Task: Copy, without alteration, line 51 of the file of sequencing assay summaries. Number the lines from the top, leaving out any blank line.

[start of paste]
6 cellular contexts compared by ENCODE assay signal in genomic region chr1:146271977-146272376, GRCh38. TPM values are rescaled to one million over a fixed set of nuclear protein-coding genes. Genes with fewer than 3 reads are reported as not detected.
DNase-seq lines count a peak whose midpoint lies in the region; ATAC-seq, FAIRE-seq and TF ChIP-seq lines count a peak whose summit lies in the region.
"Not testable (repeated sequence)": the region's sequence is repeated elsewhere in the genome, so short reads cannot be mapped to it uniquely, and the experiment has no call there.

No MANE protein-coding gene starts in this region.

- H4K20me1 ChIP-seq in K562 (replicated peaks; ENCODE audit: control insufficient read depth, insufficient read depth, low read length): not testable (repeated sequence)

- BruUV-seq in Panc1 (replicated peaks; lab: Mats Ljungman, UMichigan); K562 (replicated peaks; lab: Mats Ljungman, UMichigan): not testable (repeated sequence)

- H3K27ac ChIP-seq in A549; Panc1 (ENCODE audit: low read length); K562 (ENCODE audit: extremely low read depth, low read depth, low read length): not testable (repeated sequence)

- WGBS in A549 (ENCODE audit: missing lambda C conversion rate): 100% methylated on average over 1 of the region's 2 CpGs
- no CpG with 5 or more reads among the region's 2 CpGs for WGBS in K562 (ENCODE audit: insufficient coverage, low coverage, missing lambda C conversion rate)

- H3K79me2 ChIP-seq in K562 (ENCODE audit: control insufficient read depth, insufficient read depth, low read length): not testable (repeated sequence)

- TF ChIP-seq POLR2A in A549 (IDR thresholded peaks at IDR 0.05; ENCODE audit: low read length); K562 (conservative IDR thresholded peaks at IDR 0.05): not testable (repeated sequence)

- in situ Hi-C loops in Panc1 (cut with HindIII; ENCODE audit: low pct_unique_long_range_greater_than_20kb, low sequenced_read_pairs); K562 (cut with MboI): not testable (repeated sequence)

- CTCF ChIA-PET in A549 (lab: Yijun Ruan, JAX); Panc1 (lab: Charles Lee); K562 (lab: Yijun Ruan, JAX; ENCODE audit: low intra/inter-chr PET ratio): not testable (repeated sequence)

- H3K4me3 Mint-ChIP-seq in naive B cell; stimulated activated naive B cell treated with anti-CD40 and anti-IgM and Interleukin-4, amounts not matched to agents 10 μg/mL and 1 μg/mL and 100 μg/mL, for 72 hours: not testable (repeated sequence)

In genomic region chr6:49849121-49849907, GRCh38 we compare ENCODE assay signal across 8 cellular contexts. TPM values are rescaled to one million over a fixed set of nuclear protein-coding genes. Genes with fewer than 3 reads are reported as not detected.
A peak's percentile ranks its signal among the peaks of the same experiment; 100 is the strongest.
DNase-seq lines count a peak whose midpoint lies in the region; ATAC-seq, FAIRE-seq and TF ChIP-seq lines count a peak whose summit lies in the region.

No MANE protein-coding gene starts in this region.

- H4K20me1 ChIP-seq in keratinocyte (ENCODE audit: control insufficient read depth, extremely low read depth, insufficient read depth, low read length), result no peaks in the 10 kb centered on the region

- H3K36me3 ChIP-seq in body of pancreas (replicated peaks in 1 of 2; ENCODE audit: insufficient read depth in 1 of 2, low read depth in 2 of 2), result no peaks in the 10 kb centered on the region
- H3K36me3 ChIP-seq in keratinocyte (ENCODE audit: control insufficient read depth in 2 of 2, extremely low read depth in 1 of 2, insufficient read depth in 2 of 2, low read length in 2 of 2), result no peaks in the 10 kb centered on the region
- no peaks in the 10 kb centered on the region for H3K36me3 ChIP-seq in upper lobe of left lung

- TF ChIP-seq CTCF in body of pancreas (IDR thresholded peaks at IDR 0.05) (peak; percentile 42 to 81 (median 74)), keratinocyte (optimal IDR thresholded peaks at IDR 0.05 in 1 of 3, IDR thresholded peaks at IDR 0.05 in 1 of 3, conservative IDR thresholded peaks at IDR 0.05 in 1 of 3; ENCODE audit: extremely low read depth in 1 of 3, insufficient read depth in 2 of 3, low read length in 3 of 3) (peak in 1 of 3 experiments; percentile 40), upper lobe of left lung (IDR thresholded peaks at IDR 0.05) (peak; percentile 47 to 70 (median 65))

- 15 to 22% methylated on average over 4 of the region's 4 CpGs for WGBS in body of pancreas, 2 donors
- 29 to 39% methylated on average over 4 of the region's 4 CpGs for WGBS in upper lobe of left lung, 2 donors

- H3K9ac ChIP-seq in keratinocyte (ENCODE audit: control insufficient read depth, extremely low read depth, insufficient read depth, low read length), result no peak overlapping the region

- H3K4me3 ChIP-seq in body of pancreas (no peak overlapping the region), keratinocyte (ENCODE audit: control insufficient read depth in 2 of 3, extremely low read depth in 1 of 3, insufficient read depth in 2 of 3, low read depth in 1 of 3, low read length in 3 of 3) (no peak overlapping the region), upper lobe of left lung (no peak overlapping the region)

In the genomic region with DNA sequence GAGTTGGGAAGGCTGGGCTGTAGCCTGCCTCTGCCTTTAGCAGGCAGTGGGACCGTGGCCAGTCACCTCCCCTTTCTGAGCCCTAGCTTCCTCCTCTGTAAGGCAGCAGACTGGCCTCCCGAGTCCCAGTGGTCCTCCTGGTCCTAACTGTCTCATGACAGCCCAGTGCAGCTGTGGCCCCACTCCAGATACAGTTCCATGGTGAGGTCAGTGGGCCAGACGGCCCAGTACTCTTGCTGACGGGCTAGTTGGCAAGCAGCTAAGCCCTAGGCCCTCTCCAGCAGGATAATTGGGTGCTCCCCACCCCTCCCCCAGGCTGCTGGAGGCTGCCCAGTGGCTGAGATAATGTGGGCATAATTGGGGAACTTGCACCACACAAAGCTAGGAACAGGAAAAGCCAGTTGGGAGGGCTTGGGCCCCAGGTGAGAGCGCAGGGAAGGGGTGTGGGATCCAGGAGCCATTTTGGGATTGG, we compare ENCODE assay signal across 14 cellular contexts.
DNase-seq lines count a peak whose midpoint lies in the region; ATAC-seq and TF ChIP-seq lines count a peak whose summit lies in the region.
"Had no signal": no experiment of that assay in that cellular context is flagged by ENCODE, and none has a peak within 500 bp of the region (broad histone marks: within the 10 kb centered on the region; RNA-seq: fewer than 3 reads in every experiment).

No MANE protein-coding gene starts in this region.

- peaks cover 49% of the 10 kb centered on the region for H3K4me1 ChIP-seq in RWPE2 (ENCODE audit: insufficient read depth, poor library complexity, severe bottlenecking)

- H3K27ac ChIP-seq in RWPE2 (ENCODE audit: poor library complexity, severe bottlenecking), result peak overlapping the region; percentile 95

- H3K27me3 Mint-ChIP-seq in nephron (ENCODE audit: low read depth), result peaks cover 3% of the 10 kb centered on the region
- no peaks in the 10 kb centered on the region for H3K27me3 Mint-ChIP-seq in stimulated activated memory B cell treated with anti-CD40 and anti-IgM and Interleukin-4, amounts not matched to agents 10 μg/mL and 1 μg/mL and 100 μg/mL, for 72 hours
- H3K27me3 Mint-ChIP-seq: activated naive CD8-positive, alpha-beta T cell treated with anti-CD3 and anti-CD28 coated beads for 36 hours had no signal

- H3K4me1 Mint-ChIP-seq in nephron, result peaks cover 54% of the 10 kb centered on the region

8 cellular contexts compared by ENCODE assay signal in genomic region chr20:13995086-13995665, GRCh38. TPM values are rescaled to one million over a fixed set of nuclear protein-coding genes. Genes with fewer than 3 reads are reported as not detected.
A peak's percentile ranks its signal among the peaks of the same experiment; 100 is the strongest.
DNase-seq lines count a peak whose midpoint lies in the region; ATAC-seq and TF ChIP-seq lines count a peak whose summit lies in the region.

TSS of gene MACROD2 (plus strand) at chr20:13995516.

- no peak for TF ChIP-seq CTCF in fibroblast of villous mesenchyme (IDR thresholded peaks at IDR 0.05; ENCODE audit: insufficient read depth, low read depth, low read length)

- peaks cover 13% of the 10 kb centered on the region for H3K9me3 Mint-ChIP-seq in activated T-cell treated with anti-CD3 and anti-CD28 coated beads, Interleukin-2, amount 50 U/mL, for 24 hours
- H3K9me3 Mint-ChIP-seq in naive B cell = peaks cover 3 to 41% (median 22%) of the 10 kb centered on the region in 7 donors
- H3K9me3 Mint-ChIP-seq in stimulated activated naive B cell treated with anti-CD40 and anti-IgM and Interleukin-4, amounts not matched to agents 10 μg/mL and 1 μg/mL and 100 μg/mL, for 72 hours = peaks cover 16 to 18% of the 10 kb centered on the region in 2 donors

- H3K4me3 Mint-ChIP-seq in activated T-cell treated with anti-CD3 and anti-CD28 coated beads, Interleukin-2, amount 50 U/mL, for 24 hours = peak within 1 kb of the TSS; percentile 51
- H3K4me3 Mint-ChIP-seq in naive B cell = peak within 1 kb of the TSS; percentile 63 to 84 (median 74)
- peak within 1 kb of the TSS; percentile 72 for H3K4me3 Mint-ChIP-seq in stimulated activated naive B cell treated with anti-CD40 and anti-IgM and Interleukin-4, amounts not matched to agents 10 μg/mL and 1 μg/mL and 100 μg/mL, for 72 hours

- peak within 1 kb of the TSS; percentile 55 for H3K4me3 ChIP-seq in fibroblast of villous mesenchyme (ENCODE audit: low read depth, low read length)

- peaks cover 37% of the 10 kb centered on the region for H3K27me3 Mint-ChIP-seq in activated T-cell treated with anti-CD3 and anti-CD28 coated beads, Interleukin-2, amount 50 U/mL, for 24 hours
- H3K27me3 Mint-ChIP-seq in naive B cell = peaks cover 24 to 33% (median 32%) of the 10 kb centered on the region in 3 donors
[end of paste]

- H3K27me3 Mint-ChIP-seq in naive B cell = peaks cover 24 to 33% (median 32%) of the 10 kb centered on the region in 3 donors